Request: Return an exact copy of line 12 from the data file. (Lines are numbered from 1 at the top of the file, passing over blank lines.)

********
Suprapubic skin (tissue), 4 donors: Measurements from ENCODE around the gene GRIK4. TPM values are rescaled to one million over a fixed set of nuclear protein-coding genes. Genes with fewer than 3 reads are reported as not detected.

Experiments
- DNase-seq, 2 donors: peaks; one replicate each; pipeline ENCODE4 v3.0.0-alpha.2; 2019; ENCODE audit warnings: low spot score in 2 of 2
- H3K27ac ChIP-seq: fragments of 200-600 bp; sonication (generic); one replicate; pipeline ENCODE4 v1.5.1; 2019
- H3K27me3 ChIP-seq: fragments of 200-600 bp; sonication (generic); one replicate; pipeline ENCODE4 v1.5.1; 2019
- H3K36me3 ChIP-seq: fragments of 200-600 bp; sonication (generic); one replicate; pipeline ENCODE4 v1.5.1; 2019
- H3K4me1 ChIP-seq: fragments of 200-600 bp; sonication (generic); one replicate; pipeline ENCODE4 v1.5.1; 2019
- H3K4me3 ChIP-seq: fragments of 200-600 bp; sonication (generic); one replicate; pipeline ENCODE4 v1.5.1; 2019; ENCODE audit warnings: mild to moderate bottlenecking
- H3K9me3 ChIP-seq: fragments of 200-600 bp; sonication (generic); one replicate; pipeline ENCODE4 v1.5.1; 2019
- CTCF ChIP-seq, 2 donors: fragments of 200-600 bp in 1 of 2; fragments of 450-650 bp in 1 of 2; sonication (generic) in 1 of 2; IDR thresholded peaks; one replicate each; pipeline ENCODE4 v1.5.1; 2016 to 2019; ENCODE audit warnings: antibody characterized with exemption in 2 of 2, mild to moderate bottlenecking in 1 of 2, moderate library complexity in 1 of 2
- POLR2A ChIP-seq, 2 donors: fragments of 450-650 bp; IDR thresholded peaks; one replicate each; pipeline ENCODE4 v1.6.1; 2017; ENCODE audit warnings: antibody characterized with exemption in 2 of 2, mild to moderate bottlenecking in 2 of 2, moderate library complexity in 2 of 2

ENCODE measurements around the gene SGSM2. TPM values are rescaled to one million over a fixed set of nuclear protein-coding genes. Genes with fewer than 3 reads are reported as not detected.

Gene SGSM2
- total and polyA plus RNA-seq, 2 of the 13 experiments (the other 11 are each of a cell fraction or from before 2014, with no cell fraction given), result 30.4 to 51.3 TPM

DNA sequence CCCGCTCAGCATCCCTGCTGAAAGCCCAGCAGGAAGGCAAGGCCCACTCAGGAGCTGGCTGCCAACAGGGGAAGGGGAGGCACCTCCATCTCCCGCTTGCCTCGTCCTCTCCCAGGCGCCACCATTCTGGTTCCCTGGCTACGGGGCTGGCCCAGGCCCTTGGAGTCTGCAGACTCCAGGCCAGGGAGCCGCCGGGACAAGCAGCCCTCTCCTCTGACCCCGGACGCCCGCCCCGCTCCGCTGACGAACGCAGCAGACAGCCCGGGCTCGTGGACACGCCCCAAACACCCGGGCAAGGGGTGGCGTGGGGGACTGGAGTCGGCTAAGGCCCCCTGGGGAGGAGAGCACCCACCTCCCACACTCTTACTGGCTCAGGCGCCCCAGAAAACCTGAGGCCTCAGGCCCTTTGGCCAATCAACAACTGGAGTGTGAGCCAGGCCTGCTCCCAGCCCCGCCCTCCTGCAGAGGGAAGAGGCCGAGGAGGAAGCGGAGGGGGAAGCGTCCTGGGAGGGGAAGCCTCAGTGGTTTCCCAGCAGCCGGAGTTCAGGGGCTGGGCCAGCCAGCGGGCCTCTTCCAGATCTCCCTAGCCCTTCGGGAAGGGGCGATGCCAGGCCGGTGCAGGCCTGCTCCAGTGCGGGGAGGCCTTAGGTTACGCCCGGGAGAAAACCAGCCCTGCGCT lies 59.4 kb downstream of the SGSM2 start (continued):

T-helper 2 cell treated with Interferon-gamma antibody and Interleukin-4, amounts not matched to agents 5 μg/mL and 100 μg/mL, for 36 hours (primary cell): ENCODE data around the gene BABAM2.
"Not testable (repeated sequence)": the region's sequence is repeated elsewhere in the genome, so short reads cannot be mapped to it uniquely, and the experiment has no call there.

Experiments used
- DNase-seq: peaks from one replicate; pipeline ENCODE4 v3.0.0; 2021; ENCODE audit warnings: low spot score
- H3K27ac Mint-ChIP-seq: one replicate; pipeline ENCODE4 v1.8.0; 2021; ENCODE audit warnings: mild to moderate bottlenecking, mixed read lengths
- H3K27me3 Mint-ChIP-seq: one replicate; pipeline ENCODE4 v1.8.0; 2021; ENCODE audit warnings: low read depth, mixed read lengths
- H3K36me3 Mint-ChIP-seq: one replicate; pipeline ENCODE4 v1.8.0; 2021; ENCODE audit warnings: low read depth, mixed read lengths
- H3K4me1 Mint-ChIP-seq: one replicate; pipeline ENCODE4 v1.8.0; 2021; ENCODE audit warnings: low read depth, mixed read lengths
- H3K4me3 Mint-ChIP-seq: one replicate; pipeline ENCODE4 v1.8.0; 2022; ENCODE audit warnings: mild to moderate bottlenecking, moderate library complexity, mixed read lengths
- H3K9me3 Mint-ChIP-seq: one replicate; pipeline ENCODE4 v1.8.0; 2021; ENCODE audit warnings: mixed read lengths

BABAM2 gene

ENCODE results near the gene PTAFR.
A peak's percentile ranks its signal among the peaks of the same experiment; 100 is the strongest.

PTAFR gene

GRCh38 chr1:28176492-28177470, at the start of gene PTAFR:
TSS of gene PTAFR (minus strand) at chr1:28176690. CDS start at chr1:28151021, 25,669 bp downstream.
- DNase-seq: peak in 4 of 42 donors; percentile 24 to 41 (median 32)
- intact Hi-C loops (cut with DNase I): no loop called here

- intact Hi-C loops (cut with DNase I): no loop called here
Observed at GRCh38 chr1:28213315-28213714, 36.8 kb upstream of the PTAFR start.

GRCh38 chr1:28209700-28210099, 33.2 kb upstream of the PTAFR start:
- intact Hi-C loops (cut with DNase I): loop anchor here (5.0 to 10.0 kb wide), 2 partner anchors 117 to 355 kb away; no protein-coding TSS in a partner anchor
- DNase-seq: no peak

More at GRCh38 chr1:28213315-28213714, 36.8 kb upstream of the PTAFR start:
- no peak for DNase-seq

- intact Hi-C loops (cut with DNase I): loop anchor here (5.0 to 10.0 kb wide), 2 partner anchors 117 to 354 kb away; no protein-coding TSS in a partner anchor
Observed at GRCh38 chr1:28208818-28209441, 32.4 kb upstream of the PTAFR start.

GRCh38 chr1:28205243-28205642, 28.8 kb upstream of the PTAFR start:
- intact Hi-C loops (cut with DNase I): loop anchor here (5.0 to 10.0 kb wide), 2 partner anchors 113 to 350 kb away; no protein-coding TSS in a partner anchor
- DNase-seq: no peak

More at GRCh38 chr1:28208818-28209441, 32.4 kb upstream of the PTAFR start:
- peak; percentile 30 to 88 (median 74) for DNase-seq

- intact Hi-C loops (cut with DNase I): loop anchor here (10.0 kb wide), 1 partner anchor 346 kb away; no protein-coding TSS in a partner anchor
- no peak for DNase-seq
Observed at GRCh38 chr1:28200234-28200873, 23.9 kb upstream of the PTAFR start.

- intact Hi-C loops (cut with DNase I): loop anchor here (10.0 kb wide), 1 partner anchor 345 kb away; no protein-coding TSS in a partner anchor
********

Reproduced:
ENCODE measurements around the gene SGSM2. TPM values are rescaled to one million over a fixed set of nuclear protein-coding genes. Genes with fewer than 3 reads are reported as not detected.